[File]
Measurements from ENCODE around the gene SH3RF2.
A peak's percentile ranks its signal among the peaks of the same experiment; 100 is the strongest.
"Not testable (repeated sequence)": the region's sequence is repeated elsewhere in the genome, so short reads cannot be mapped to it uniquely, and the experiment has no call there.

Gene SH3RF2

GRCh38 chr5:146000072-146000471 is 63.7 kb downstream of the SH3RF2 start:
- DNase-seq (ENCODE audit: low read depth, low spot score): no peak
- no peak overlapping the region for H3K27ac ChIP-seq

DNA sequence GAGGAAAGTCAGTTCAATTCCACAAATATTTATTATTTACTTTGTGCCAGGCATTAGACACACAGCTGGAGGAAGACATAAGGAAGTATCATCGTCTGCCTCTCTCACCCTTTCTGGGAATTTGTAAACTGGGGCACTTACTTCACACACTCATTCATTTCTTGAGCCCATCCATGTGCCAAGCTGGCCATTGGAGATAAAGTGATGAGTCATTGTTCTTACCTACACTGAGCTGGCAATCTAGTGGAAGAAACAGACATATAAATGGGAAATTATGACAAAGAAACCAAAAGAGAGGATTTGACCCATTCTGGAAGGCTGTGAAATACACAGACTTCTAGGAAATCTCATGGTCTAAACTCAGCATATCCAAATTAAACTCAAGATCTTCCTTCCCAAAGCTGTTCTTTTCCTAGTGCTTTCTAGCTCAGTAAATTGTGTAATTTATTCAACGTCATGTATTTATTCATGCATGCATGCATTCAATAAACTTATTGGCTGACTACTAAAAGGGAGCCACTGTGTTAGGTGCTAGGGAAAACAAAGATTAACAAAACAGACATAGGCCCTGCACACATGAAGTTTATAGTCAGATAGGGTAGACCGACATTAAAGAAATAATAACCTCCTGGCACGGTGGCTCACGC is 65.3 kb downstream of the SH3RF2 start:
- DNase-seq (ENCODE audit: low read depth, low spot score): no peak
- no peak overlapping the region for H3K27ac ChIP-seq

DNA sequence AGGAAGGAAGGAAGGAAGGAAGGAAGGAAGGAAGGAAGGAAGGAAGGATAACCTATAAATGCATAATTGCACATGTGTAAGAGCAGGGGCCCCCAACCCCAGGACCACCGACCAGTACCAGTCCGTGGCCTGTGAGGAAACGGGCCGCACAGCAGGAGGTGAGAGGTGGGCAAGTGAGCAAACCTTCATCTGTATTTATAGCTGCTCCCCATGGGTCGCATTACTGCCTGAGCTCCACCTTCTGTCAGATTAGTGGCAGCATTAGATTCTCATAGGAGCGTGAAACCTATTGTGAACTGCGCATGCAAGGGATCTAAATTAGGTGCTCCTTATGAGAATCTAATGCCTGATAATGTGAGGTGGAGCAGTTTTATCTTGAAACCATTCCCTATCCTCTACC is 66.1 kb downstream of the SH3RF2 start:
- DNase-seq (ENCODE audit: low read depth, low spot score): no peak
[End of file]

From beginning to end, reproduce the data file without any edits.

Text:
Measurements from ENCODE around the gene SH3RF2.
A peak's percentile ranks its signal among the peaks of the same experiment; 100 is the strongest.
"Not testable (repeated sequence)": the region's sequence is repeated elsewhere in the genome, so short reads cannot be mapped to it uniquely, and the experiment has no call there.

Gene SH3RF2

GRCh38 chr5:146000072-146000471 is 63.7 kb downstream of the SH3RF2 start:
- DNase-seq (ENCODE audit: low read depth, low spot score): no peak
- no peak overlapping the region for H3K27ac ChIP-seq

DNA sequence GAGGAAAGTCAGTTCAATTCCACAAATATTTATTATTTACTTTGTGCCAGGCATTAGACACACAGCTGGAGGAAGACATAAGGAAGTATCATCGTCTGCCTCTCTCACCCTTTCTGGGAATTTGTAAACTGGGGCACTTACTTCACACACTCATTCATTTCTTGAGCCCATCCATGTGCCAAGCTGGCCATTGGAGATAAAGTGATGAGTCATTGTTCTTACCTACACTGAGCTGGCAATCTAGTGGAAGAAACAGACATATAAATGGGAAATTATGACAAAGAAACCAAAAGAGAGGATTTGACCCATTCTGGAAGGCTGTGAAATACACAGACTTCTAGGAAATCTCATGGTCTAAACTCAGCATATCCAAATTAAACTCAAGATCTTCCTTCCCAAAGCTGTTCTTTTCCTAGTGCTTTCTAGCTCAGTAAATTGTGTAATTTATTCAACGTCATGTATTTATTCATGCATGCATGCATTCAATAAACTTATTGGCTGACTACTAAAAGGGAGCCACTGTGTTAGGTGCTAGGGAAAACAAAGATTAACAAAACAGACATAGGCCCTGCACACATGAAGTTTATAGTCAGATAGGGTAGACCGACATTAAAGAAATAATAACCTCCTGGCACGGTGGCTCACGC is 65.3 kb downstream of the SH3RF2 start:
- DNase-seq (ENCODE audit: low read depth, low spot score): no peak
- no peak overlapping the region for H3K27ac ChIP-seq

DNA sequence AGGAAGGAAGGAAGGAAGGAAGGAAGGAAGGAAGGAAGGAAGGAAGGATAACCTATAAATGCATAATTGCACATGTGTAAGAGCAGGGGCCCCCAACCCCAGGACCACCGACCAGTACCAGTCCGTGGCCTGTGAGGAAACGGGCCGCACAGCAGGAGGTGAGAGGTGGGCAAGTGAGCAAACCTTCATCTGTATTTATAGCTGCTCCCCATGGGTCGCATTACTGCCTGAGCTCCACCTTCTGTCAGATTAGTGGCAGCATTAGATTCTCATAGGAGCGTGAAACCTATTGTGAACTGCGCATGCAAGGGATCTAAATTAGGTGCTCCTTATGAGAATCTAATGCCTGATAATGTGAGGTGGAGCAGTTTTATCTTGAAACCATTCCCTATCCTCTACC is 66.1 kb downstream of the SH3RF2 start:
- DNase-seq (ENCODE audit: low read depth, low spot score): no peak